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Exceptionally high apparent adult survival in three tropical species of plovers in Madagascar

Cite this dataset

Jones, William et al. (2021). Exceptionally high apparent adult survival in three tropical species of plovers in Madagascar [Dataset]. Dryad.


Adult survival is a key component of population dynamics and understanding variation in and the drivers of adult survival rates and longevity is critical for ecological and evolutionary studies, as well as for conservation biology and practice. Tropical species of landbirds are often selected to have higher adult survival due to high nest predation rates, but it is unclear if the same patterns occur in other avian lineages with different life history strategies. Here, we investigate adult survival of three sympatrically breeding species of shorebirds in south-west Madagascar: the endemic and endangered Madagascar Plover Charadrius thoracicus, and two more widely distributed African species: the White-fronted Plover C. marginatus and the Kittlitz’s Plover C. pecuarius. Using mark-recapture data from 1843 individuals breeding at an intensely monitored saltmarsh over a 13-year period, we estimated annual rates of apparent survival (φ) corrected for encounter probability. Adult apparent survival rates were high for all three species (mean ± SE): Madagascar (φ = 0.899 ± 0.010) and White-fronted Plovers (φ = 0.923 ± 0.008). Kittlitz’s Plovers showed a difference between the first (φ1 = 0.719 ± 0.026) and subsequent transitions (φ2+ = 0.892 ± 0.014), suggesting that transient breeders are common in this species. For birds first captured as adults, these survival estimates translate to life-expectancies of 9.72 (± 1.11) years in Kittlitz’s plovers, 9.36 (± 0.98) years in Madagascar Plovers and 12.48 (± 1.32) in White-fronted Plovers. We hypothesise that long lifespan could be an adaptation arising from the unique climatic pressures on the island of Madagascar that would otherwise lead to reduced fitness. However, long lifespans may not sufficiently compensate for a reduction in breeding opportunities due to possible climatic disruption in the future. Consequently, at least two of these plover species seem vulnerable to ongoing habitat destruction and changing climate cycles.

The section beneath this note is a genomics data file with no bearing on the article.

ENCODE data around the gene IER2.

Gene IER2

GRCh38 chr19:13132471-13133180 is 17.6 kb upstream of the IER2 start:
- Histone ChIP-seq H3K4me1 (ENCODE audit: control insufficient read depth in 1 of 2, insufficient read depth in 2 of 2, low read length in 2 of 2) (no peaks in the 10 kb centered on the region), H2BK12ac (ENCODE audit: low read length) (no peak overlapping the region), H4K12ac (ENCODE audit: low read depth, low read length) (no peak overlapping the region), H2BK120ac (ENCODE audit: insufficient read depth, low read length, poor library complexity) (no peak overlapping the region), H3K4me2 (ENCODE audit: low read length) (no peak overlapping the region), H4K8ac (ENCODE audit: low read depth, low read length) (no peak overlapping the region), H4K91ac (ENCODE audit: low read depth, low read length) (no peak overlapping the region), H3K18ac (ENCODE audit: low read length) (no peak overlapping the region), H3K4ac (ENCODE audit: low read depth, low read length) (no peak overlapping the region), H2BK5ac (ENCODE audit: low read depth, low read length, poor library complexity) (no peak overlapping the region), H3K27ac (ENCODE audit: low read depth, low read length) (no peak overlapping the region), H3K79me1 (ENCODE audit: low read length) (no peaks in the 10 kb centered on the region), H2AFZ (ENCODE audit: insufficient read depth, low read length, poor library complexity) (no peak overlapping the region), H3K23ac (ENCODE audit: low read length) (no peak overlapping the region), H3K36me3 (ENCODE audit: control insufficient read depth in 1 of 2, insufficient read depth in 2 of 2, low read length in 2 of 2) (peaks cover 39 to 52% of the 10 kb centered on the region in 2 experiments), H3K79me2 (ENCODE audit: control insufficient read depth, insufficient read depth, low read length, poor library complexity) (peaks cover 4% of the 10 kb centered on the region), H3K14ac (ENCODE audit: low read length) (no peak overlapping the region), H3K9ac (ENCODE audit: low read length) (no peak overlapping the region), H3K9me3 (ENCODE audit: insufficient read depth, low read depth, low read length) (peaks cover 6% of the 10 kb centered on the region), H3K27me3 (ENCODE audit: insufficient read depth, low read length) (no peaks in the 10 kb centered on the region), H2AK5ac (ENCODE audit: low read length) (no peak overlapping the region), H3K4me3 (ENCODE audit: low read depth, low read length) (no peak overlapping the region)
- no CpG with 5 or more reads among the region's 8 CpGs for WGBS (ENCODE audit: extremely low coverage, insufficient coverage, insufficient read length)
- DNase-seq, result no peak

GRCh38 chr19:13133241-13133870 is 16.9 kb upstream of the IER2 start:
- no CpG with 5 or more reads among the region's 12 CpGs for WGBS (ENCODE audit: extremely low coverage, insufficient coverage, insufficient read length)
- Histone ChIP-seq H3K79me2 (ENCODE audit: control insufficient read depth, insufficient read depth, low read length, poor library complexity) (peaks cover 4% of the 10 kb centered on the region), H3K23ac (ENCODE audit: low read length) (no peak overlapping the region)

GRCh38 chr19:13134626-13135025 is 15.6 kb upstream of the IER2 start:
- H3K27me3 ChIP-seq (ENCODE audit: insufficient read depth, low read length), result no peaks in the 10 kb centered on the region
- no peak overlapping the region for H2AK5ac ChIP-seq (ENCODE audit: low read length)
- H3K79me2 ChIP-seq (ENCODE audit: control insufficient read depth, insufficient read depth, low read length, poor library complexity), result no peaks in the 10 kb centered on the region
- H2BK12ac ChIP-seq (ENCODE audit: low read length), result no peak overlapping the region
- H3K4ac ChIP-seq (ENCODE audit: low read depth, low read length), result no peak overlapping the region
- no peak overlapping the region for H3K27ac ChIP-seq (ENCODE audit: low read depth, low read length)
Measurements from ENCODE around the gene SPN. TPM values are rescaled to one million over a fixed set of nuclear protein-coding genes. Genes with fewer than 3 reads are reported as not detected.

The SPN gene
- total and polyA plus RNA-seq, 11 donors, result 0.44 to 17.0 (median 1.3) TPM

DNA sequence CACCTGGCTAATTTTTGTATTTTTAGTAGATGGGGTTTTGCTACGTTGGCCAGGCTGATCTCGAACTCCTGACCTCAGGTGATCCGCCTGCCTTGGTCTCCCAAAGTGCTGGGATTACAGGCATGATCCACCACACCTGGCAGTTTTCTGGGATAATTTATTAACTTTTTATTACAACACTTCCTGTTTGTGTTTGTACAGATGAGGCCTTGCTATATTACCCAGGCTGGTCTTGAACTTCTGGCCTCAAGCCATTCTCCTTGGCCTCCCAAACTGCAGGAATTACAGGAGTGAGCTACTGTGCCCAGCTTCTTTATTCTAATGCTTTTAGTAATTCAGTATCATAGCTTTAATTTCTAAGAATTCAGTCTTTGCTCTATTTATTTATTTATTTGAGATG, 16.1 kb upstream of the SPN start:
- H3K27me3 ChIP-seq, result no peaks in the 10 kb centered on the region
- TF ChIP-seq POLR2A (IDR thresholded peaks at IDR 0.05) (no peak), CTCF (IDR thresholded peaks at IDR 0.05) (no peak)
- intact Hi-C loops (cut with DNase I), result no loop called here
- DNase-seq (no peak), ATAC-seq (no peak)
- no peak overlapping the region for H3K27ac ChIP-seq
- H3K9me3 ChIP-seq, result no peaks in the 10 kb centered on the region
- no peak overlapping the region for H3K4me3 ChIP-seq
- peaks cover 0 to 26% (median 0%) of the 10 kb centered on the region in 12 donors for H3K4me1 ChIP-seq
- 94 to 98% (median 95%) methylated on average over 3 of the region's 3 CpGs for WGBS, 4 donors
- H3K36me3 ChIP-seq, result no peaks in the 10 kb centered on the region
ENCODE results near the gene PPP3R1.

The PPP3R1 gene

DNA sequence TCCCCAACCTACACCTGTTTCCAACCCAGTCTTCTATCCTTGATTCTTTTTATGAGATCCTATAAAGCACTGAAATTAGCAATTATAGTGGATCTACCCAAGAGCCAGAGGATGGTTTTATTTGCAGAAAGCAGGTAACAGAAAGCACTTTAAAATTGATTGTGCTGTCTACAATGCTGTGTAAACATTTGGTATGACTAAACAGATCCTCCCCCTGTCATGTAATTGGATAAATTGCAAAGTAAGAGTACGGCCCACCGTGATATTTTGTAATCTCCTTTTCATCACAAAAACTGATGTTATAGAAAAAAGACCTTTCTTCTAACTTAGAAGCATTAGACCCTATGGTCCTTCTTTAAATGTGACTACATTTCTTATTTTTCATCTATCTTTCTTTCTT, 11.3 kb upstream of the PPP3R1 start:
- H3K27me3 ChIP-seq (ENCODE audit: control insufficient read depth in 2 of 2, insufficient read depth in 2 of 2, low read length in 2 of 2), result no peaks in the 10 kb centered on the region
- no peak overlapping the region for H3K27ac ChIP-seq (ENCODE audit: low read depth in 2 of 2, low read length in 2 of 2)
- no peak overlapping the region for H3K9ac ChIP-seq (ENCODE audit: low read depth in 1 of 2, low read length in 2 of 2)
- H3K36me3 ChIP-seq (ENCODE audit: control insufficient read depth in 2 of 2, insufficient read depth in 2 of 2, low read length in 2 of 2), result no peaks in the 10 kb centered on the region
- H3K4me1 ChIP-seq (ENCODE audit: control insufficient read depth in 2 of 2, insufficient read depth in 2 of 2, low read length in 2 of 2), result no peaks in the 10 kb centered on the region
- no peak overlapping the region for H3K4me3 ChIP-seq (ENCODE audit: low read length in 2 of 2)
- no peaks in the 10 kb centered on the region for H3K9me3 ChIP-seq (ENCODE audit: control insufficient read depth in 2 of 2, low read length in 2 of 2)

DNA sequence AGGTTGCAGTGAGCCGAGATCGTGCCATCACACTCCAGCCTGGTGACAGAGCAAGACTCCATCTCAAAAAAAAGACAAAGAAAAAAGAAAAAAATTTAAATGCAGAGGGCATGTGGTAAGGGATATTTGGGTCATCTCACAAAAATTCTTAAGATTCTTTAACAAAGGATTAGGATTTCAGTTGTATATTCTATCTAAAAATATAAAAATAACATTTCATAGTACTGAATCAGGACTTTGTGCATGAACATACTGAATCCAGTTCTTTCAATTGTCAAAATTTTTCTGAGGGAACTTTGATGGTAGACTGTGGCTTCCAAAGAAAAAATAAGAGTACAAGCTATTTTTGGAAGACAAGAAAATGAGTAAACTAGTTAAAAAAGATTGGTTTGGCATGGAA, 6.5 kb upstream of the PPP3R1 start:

This survival matrix contains the resighting/recapture information for each of the 1843 adult plovers monitored in this study. Birds were captured and unique colour code combinations attached to monitor them throughout their lives.

Usage notes

Survival matrix of three species of plover from Madagascar. Individuals are listed on each row. Each column represents a year of the study. If an individual was detected in a given year (either by resightings or by recaptures) then that is marked as a "1"; if that individual was not detected it is denoted as "0". The first column indicates the individual ID and species, the second column indicates the sex of the individual (where known) and the remaining columns are the detection matrix.